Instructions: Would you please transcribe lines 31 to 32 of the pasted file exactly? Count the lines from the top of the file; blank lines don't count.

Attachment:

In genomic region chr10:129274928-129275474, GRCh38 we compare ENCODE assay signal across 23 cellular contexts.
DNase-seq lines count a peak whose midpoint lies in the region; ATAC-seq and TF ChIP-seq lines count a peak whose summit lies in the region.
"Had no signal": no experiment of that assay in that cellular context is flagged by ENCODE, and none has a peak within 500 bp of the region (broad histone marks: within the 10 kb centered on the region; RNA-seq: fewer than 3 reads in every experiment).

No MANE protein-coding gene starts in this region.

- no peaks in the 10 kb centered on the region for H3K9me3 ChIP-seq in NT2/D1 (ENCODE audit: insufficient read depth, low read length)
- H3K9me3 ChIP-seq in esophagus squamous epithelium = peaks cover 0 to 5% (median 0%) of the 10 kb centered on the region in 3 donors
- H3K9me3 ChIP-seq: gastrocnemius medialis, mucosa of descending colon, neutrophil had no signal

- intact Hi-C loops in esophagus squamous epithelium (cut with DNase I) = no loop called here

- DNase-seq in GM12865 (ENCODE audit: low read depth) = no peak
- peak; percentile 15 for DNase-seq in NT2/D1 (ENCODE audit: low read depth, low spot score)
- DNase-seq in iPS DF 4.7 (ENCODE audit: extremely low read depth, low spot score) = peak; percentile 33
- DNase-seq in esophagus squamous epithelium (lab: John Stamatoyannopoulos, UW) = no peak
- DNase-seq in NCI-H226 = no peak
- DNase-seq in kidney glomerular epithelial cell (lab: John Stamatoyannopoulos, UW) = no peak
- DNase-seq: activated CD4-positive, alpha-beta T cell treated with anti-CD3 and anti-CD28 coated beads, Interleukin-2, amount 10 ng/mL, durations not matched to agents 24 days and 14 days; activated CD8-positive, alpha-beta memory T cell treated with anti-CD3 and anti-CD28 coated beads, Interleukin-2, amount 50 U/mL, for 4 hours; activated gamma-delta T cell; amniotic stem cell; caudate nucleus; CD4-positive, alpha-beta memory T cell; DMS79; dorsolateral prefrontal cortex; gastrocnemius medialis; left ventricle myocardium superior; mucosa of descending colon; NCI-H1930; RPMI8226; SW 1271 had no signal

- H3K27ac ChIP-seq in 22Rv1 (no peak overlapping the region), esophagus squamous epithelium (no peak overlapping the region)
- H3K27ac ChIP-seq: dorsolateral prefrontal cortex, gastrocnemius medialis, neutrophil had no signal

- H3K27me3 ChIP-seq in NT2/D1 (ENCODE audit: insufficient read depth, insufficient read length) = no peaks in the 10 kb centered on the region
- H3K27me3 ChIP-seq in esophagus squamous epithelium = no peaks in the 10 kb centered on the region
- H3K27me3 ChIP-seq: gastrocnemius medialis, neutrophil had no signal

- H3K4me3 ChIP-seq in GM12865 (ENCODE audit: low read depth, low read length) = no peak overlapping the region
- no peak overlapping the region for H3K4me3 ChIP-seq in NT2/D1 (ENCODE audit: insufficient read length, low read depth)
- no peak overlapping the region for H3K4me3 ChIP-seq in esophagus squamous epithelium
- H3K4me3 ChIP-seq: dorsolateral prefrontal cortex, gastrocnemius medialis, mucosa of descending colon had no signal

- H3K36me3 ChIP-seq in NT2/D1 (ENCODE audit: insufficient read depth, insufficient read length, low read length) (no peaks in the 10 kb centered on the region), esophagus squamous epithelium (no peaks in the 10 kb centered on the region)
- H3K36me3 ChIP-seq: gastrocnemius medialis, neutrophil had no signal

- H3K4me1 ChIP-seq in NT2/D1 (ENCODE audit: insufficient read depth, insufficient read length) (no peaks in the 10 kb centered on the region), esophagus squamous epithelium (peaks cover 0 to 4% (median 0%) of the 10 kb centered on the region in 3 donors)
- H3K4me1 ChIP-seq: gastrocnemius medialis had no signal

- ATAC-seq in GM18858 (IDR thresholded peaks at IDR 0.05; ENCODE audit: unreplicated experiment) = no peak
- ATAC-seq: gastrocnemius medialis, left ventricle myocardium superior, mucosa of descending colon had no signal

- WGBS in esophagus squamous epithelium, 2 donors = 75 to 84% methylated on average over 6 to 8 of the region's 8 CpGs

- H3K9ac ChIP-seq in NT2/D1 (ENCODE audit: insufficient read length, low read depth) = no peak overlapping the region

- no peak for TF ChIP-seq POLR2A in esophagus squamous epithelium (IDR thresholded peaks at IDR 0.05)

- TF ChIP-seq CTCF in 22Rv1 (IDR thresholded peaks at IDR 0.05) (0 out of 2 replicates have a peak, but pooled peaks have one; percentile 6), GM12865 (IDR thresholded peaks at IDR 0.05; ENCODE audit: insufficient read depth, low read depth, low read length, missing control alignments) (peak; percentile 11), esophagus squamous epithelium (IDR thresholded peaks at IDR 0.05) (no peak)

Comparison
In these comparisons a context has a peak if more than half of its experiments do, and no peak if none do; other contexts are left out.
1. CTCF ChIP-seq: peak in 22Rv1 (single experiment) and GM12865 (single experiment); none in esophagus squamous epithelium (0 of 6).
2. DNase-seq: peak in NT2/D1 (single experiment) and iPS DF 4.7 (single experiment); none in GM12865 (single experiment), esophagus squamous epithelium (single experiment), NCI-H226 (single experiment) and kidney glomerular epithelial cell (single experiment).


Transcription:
- WGBS in esophagus squamous epithelium, 2 donors = 75 to 84% methylated on average over 6 to 8 of the region's 8 CpGs

- H3K9ac ChIP-seq in NT2/D1 (ENCODE audit: insufficient read length, low read depth) = no peak overlapping the region